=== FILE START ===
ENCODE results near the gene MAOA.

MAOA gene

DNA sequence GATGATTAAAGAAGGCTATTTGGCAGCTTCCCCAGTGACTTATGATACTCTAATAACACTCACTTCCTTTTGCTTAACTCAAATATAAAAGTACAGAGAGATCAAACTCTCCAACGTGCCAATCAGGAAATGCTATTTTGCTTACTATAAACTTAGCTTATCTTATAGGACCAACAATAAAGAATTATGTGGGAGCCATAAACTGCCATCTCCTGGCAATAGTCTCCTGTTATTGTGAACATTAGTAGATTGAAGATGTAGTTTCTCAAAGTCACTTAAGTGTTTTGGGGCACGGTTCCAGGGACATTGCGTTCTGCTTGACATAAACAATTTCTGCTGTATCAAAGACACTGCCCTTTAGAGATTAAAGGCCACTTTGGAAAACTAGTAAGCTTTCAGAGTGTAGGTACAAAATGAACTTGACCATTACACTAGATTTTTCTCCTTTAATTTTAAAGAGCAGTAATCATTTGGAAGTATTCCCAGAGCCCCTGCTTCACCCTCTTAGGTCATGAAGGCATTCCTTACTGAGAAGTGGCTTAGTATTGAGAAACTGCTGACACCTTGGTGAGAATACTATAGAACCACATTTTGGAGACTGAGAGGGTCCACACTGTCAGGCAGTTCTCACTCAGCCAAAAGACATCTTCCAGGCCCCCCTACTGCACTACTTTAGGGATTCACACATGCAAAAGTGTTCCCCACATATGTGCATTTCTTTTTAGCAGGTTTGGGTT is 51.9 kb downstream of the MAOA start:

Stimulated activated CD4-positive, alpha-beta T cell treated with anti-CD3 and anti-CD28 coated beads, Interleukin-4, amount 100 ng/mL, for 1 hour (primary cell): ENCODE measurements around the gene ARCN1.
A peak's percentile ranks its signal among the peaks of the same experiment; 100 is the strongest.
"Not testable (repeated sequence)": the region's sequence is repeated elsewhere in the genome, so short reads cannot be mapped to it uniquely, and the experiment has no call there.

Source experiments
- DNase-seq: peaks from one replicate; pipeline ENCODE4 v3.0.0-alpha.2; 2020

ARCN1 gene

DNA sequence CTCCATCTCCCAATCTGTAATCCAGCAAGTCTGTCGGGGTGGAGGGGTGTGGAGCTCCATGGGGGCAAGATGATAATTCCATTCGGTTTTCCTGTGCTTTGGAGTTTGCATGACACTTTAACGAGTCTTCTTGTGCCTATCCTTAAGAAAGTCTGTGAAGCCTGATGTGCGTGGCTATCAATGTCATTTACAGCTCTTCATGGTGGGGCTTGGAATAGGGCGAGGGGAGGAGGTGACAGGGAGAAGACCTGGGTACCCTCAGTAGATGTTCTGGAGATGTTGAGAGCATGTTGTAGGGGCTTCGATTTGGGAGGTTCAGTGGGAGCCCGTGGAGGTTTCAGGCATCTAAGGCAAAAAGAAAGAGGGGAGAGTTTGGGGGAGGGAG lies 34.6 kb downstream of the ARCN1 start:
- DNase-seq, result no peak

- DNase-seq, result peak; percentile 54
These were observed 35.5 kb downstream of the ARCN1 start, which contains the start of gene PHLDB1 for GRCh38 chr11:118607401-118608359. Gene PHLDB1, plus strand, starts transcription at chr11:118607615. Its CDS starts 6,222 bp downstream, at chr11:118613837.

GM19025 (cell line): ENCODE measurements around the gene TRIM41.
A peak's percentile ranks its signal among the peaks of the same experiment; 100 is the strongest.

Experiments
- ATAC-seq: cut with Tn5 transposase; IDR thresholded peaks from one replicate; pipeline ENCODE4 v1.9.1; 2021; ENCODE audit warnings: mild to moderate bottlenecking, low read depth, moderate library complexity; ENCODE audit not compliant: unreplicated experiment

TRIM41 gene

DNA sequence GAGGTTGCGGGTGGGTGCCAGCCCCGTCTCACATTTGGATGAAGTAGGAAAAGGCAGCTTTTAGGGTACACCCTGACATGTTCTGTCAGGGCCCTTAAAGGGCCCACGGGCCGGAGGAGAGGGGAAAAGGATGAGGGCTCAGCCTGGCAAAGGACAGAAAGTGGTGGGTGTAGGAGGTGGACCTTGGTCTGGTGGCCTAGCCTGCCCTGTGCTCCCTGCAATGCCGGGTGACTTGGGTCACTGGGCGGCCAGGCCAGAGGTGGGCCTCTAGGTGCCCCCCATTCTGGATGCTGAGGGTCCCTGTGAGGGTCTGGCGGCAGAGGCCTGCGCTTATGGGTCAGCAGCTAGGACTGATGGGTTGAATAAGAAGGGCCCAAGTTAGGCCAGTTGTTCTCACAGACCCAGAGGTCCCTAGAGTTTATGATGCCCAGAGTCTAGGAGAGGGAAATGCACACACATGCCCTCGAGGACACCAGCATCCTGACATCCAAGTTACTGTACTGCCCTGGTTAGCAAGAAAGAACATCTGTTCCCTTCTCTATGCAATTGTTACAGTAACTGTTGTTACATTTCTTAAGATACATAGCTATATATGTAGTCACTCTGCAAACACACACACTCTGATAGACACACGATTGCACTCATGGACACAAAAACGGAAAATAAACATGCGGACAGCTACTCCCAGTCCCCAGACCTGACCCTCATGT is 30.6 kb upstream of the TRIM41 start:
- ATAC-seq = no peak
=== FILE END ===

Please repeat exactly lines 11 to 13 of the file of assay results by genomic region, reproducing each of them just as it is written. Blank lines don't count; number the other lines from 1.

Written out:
- DNase-seq, result no peak

- DNase-seq, result peak; percentile 54
These were observed 35.5 kb downstream of the ARCN1 start, which contains the start of gene PHLDB1 for GRCh38 chr11:118607401-118608359. Gene PHLDB1, plus strand, starts transcription at chr11:118607615. Its CDS starts 6,222 bp downstream, at chr11:118613837.